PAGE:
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Saturday, September 22, 2012

Development - even more Fostering Creativity

22 September 2012, Development - even more Fostering Creativity

Introduction: I wrote the novel Aksinya: Enchantment and the Daemon. This was my 21st novel and through this blog, I gave you the entire novel in installments that included commentary on the writing. In the commentary, in addition to other general information on writing, I explained, how the novel was constructed, the metaphors and symbols in it, the writing techniques and tricks I used, and the way I built the scenes. You can look back through this blog and read the entire novel beginning with

I'm using this novel as an example of how I produce, market, and eventually (we hope) get a novel published. I'll keep you informed along the way.
Today's Blog: To see the steps in the publication process, visit my writing website and select "production schedule," you will be sent to

Here are my rules of writing:

1. Entertain your readers.
2. Don't confuse your readers.
3. Ground your readers in the writing.
4. Don't show (or tell) everything.

Creativity is work and not an act of divine providence, random fate, or abstract accident. Creativity is hard work that is equal to the effort expended on it. If you wish to write (or be creative in any way): study, put lots of effort into it, and work hard at it.

The question then is how do you work at creativity? I think there are three parts to creativity: inherent creativity, learned creativity, and fostered creativity.

Embedded in the following questions is the way to learn creativity. Basically, to learn creativity, you must practice being creative. Without the spark of inherent creativity, this will be impossible, but if you have any touch of creativity, doing the above will bring out your creativity.

1. Do you like art (1)?
2. Have you created quality art (3)?
3. Do you like music (1)? (all kinds not just one type or another)
4. Have you written any music (3)?
5. Have you written any lyrics (3)?
6. Do you play any instrument (2)?
7. Do you like to sing (1)?
8. Do you sing in parts (2)?
9. Do you like to read (1)?
10. Do you like to write (2)?
11. Have you written any poetry (3)?
12. Have you written any stories (3)?
13. Have you written a novel (4)?
14. Have you written a book (4)?
15. Do you get great ideas (2)?
16. Have you ever successfully implemented your great idea (3)?
17. Do you like plays, musicals, opera, or ballet (1)?
18. Have you acted in a play, musical, opera, or ballet (2)?
19. Have you written a play, musical, opera, or ballet (4)?

We've looked at inherent creativity and learning creativity--now I want to move to the third aspect of improving and proving creativity--fostering creativity.  In fostering creativity, you need to determine for yourself what is cathartic and what is filling.  Those pursuits that fill your mind with creative thoughts are filling and those that sap your mind are cathartic.  Writing is a cathartic process.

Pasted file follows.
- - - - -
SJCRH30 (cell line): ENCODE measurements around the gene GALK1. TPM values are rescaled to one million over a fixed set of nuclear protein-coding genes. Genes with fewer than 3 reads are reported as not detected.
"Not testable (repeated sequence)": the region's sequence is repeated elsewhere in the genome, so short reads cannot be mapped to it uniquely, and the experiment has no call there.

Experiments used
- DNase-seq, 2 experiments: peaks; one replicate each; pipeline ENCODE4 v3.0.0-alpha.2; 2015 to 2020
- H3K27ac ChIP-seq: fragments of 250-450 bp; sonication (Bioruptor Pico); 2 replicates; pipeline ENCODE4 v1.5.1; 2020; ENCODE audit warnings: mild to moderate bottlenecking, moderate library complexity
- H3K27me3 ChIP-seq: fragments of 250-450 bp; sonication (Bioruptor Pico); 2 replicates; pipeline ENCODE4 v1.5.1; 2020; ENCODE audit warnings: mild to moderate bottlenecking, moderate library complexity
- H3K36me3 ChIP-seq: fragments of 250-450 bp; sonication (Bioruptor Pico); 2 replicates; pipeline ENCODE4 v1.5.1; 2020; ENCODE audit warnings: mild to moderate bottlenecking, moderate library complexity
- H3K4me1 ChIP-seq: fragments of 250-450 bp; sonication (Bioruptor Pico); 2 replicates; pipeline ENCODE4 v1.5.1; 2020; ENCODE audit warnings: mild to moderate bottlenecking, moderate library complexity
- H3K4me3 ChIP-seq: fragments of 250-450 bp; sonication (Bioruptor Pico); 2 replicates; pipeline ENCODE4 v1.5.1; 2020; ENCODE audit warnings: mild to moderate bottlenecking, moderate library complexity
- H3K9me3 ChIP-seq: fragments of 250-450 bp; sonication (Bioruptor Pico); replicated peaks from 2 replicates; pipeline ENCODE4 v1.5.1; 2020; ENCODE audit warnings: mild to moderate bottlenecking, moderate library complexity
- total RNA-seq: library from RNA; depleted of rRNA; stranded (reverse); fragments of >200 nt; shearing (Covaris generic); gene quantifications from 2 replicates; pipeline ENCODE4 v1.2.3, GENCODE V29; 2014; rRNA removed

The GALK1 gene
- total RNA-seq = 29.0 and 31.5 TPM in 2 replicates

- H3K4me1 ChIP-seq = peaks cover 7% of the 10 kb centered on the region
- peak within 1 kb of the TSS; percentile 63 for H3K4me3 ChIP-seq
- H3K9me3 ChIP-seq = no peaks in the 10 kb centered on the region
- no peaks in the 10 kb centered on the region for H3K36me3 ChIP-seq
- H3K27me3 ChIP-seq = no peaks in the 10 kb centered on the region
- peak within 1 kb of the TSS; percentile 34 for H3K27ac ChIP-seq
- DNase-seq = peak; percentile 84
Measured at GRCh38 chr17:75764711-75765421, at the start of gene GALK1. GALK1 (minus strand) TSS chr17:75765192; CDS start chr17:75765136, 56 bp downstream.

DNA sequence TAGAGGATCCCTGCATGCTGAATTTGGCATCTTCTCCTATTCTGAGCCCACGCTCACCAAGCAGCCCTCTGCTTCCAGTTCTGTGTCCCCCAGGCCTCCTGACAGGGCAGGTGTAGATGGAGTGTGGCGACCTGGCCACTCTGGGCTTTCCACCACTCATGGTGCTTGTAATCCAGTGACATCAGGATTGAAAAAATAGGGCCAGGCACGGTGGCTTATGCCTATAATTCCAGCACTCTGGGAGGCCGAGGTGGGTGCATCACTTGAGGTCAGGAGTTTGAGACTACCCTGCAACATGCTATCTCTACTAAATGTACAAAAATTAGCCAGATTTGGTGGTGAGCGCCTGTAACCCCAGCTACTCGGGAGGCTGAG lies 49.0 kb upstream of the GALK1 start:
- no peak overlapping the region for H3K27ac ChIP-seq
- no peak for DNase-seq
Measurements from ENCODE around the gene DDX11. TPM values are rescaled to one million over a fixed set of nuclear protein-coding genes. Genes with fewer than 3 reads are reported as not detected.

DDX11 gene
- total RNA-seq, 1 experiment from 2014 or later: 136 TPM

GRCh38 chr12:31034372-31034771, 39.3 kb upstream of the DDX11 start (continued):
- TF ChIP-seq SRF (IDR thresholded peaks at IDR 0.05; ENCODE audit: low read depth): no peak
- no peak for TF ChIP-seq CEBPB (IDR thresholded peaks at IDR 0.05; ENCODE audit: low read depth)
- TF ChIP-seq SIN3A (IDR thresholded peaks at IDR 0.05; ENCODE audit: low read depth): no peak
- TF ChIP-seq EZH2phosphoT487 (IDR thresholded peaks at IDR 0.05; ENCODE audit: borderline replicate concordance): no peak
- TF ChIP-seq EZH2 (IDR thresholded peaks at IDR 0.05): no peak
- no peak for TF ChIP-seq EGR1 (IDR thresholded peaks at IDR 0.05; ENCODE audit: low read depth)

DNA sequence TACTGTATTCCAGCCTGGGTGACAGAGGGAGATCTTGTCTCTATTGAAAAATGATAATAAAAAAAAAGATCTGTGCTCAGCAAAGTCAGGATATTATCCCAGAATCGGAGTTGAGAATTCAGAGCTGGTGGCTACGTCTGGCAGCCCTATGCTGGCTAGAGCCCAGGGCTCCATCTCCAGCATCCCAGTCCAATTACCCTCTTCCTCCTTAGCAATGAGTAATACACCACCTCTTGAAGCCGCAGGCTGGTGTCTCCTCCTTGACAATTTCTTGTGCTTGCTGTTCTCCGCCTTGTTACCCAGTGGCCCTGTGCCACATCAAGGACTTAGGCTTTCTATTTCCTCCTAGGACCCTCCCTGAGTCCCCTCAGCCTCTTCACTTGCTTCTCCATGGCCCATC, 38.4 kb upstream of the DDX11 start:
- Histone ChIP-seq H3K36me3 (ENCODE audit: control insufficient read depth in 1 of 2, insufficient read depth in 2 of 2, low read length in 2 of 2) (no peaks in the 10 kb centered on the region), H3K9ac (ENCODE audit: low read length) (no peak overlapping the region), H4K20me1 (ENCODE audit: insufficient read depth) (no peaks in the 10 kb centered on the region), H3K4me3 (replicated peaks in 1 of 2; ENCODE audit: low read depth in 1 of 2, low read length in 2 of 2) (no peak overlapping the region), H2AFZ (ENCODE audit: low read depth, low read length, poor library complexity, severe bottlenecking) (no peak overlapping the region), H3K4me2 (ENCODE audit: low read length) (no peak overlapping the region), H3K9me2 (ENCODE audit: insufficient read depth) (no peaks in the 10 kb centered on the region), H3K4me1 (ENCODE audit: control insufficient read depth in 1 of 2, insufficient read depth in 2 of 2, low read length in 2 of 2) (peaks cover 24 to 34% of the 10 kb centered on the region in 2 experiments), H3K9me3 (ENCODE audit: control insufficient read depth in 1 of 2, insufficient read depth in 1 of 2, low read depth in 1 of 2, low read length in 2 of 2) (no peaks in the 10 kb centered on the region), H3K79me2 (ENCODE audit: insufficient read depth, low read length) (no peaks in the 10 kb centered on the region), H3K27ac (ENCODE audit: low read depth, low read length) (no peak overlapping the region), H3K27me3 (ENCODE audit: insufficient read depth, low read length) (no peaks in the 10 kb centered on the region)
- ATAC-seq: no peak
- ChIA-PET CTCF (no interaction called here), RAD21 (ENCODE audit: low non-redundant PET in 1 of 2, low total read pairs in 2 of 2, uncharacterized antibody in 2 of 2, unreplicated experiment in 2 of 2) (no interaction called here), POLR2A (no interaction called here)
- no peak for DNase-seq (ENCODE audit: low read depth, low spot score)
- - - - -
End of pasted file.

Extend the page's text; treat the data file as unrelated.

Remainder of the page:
Many people in the past used writing as a release--that is cathartic.  Today, you can do the same--that is the process of creativity in writing.  The important point is to not waste your mind in unproductive catharsis.  The main problem for many people in the modern world is they waste their energy in nonproductive activities.  A writer can't afford this.  You can also note the reason you might not feel able to write or feel unproductive in your writing--if you spend much of your time in activities that unfill your creative reservoir, you will not be able to write.

This, in my opinion, is the reason many writers get "writer's block."  If you spend your time in cathartic activities, you won't be able to be creative.  You will mistake this for "writer's block" when actually you've unfilled your creative reservoir.  So, try this: spend time in some of the filling activities I mentioned yesterday and then sit down to write.  Don't spend your time in unproductive activities and see how creative your writing might become.  I'll look more at the filling and unfilling activities more tomorrow.

I'll write more about how to spend your time in developing creativity tomorrow.

The following is a question asked by one of my readers. I'm going to address this over time: Please elaborate on scene, theme, plot, character development in a new novel, the framework, the development, order if operation, the level of detail, guidelines, rule of thumb, tricks, traps and techniques. To what extent do you outline the historic context, culture, mannerism, speech, dress and thought process of the main characters, in a historic order to maintain integrity, and gradually (help) reveal attributes of a character in the story, or otherwise clarify the plot, scene, transition, tension or resolution?

I'll repeat my published novel websites so you can see more examples:, and the individual novel websites:,,,, http://www.thefoxshonor

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